PGE2-G was elevated in sensory neurons of transgenic mice with SCD. This derivative of 2-AG produced hyperalgesia in control mice.
Blocking production of PGE2-G in mice with SCD inhibited hyperalgesia, suggesting a novel approach to treat pain in the disease.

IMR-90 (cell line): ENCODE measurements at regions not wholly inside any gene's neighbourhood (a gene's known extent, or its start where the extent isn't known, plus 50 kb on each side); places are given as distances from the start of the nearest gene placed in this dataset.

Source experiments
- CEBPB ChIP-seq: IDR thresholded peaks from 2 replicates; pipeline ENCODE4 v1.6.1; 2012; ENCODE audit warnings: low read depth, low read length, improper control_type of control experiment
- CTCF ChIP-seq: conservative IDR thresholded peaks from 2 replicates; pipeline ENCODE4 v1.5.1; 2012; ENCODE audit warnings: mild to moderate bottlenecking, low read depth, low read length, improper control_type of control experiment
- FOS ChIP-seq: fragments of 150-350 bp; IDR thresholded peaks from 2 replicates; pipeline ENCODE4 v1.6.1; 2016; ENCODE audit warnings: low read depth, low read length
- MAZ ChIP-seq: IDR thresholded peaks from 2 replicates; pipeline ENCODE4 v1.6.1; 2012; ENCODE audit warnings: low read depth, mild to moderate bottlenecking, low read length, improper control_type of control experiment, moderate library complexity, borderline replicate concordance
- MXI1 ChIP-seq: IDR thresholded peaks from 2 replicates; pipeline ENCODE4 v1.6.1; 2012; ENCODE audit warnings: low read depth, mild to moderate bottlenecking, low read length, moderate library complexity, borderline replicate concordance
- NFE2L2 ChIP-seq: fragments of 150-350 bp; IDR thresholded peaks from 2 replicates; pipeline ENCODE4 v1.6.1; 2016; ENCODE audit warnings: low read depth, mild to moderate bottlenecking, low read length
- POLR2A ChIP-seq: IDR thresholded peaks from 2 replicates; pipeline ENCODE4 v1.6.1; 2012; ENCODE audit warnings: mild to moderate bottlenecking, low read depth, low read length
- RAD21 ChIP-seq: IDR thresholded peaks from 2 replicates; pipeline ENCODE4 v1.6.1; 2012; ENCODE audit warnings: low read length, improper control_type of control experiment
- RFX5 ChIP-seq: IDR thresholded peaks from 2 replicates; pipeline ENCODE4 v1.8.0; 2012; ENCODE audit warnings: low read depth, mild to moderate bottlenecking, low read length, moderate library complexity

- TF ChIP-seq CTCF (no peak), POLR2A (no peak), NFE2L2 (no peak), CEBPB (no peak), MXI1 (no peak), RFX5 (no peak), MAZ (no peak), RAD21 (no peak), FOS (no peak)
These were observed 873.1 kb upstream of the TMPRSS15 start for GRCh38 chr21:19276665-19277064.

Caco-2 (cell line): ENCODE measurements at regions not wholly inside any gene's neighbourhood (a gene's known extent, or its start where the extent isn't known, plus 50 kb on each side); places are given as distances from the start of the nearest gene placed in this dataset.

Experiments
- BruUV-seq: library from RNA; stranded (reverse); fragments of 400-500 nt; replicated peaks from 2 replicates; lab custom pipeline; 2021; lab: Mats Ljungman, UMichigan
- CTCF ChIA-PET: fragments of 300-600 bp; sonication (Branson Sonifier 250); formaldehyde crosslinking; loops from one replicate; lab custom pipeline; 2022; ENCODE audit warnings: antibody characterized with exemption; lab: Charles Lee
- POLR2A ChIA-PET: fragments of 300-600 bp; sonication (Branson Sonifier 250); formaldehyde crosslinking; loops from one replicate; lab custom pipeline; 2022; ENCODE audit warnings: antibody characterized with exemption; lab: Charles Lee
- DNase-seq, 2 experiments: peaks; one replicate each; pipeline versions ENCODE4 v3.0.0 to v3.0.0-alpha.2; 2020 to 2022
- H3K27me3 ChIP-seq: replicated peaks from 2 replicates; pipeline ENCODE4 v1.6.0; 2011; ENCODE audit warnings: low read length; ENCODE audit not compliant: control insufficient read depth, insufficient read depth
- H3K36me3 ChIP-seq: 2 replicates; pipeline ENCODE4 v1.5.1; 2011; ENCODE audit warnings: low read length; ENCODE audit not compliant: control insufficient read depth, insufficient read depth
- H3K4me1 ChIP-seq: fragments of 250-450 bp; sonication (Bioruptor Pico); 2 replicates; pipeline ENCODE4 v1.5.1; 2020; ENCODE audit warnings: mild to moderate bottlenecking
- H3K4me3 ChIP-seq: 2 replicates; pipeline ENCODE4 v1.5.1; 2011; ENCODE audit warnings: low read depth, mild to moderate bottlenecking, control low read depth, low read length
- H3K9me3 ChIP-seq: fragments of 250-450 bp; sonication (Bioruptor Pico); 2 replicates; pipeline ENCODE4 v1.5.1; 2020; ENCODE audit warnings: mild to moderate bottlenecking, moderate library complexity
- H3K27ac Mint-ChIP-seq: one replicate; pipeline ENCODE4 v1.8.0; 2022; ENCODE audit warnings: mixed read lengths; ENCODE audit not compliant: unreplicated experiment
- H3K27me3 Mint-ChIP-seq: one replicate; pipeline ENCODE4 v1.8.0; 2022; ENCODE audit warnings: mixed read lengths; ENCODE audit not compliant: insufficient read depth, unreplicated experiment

Pain is a characteristic feature of sickle cell disease (SCD), 1 of the most common inherited diseases. Patients may experience acute painful crises as well as chronic pain. In the Berkley transgenic murine model of SCD, HbSS-BERK mice express only human hemoglobin S. These mice share many features of SCD patients, including persistent inflammation and hyperalgesia. Cyclooxygenase-2 (COX-2) is elevated in skin, dorsal root ganglia (DRG), and spinal cord in HbSS-BERK mice. In addition to arachidonic acid, COX-2 oxidizes the endocannabinoid 2-arachidonoylglycerol (2-AG) to produce prostaglandin E2 (PGE2)–glycerol (PGE2-G); PGE2-G is known to produce hyperalgesia. We tested the hypotheses that PGE2-G is increased in DRGs of HbSS-BERK mice and sensitizes nociceptors (sensory neurons that respond to noxious stimuli), and that blocking its synthesis would decrease hyperalgesia in HbSS-BERK mice. Systemic administration of R-flurbiprofen preferentially reduced production of PGE2-G over that of PGE2 in DRGs, decreased mechanical and thermal hyperalgesia, and decreased sensitization of nociceptors in HbSS-BERK mice. The same dose of R-flurbiprofen had no behavioral effect in HbAA-BERK mice (the transgenic control), but local injection of PGE2-G into the hind paw of HbAA-BERK mice produced sensitization of nociceptors and hyperalgesia. Coadministration of a P2Y6 receptor antagonist blocked the effect of PGE2-G, indicating that this receptor is a mediator of pain in SCD. The ability of R-flurbiprofen to block the synthesis of PGE2-G and to normalize levels of 2-AG suggests that R-flurbiprofen may be beneficial to treat pain in SCD, thereby reducing the use of opioids to relieve pain.